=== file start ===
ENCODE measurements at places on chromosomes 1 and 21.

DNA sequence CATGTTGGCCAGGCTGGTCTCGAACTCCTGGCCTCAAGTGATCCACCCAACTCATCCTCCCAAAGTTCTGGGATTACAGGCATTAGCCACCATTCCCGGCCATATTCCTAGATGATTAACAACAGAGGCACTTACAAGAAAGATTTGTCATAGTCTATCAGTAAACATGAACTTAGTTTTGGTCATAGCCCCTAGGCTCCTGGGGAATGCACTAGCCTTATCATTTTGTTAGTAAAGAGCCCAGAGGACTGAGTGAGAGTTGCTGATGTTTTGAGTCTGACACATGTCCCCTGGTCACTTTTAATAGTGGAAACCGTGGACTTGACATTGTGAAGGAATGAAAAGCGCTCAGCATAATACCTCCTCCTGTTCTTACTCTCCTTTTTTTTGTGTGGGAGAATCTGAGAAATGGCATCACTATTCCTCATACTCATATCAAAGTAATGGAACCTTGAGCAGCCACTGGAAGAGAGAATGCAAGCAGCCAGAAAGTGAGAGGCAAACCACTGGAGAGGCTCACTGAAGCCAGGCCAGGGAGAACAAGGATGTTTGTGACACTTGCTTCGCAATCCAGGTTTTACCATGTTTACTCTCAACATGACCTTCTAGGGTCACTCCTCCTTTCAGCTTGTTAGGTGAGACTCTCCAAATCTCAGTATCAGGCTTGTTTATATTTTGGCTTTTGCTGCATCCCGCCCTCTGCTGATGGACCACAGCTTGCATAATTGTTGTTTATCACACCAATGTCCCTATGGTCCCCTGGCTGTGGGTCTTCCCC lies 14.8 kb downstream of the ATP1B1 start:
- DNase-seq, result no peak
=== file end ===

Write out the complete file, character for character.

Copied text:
ENCODE measurements at places on chromosomes 1 and 21.

DNA sequence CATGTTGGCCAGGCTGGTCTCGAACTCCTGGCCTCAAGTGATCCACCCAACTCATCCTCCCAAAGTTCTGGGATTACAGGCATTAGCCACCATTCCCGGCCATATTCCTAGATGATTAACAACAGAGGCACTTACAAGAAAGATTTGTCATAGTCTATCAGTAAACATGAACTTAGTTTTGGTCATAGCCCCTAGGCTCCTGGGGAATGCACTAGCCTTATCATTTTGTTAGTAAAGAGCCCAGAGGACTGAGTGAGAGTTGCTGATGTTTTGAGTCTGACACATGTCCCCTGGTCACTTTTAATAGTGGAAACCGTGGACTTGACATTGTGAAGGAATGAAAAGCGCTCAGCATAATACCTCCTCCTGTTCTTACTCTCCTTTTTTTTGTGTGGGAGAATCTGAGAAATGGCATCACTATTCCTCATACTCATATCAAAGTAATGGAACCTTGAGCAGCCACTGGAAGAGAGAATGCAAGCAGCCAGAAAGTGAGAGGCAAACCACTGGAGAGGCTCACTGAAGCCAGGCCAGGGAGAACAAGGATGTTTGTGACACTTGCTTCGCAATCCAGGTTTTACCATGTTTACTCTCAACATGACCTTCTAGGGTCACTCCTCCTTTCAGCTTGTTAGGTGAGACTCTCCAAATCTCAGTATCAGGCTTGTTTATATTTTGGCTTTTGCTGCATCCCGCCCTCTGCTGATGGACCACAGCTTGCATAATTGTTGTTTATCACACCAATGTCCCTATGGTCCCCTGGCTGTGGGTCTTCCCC lies 14.8 kb downstream of the ATP1B1 start:
- DNase-seq, result no peak